Positive Guidance For Preschoolers

At” Little Elly”, we believe young children are innately valuable, deserving of our love and respect. These preschoolers are still emotionally and socially maturing. They are new to the school environment and have little life experience and verbal ability, therefore they require our assistance. We need to lead children’s social and emotional development by constantly guiding them to cope with their new environment.

Positive guidance is founded on the idea that any method of child guidance should emphasise the development of a child’s self-control rather than only on a behavioural outcome. It might necessitate a mindset change. We must first recognise that it is not our role as teachers to remove conflict, disappointment, and frustration from children’s environment, but rather to educate them how to cope with those situations and emotions responsibly. We must also recognise that a child’s behaviour is a reflection of the child’s choices, not of us and our abilities as teachers.

It is our responsibility to help children develop self-control and pro-social habits so that they make better decisions in the future. Positive guidance emphasises the child’s authority over themselves rather than the adult’s control over them.

It’s not the normal reward system or sticker chart for good behaviour. These systems frequently produce immediate outcomes, but their long-term impact on behaviour is limited. When you run out of stickers, candy, or toys, children lose interest. Similarly, children who respond positively to such situations in one setting, such as the classroom, have no incentive to continue those positive behaviours at home or elsewhere.

It is very important for the teachers to be attentive and listen with undivided attention to understand the needs and respond positively with realistic expectations. Create and keep a regular routine in the classroom. Each child is unique. Set expectations according to the child and not set based on yourself. Example: If the child is taking more time to complete the given task, respect the effort put by the child and guide the child with positive strokes to complete the task. 

Use of positive words are very important in the classroom. Instead of using the negative word “Don’t”,  use a positive word “Please” to motivate children. Example: “please put away the toys back in the box”, can bring in a lot of positivity in the child.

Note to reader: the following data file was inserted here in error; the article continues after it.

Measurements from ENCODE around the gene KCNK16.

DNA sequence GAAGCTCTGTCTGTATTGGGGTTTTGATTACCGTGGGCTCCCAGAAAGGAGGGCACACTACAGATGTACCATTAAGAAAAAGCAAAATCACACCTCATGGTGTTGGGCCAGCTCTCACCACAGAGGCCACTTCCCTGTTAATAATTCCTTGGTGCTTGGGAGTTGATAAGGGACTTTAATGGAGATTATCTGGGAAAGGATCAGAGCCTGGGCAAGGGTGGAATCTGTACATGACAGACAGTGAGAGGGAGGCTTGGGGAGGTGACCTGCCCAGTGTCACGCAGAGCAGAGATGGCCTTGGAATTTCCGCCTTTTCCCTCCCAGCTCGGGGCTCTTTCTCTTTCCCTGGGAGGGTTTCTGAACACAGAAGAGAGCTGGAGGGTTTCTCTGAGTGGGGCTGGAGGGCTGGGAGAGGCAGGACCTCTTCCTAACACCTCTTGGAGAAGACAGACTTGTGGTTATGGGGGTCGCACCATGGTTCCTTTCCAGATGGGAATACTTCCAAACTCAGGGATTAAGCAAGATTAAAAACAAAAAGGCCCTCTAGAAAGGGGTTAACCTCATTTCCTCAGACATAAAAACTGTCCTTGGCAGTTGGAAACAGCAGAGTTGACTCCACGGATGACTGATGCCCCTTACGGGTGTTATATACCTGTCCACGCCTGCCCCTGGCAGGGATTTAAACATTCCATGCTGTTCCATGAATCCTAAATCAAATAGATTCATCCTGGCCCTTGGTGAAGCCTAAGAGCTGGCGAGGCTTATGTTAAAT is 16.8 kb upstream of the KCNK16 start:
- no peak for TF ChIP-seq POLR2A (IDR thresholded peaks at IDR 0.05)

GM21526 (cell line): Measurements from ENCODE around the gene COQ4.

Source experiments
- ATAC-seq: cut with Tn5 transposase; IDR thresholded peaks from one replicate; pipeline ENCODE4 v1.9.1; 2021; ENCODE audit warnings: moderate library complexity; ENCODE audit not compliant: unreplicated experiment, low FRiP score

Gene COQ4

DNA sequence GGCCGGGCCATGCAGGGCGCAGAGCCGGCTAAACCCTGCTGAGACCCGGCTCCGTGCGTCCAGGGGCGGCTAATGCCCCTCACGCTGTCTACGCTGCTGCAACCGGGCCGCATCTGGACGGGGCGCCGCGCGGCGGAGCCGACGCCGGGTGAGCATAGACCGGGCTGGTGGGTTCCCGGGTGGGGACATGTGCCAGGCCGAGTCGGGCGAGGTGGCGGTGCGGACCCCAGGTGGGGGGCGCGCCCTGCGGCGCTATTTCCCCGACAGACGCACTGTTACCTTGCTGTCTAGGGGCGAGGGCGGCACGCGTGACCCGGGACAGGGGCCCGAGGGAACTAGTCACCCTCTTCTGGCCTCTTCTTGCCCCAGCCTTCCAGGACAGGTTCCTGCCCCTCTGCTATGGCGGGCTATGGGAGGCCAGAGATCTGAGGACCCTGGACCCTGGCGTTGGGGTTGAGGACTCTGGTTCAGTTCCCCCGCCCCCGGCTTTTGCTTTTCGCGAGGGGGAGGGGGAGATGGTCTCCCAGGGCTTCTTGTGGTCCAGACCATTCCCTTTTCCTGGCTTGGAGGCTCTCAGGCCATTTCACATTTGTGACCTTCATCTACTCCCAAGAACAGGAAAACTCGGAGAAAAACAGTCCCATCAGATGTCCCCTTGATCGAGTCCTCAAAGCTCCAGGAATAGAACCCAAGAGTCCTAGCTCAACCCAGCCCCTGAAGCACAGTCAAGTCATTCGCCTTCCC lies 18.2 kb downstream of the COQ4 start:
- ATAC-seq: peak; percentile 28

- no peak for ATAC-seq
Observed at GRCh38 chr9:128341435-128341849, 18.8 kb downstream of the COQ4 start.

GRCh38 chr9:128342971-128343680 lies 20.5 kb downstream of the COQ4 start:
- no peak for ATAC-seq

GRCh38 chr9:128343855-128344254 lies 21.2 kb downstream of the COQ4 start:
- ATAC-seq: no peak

As teachers we are always in the habit of ordering and not giving the child the choice to make their decisions. Instead, give the children the choice to decide what they want to do. Always keep two simple choices for them to choose. This helps them to develop mentally and make choices and give them the ownership of an activity or behaviour. Example: Give two books to choose from the class library.

Teach the children the problem solving strategy. If we have two children wanting to use the same toy at the same time, talk to them and acknowledge that you understand that they are either angry or sad  as they have chosen the same toy and both want to play with the same toy at the same time or ask them to take turns to play with them. Explain the situation and work along with the child to fix the problem. Example: “ I understand you are angry because she has taken away your toy. Are there any other toys here that can make you happy”? 

Positive guidance strategies are important for teachers to establish a positive dynamic between teacher and child. Listening and talking to the children helps solve most of the problems. Furthermore, these strategies help in fostering a more positive relationship between children and teachers. Children will slowly start making positive choices and follow adult expectations, allowing the children to have faith in their ability to make decisions as they grow.

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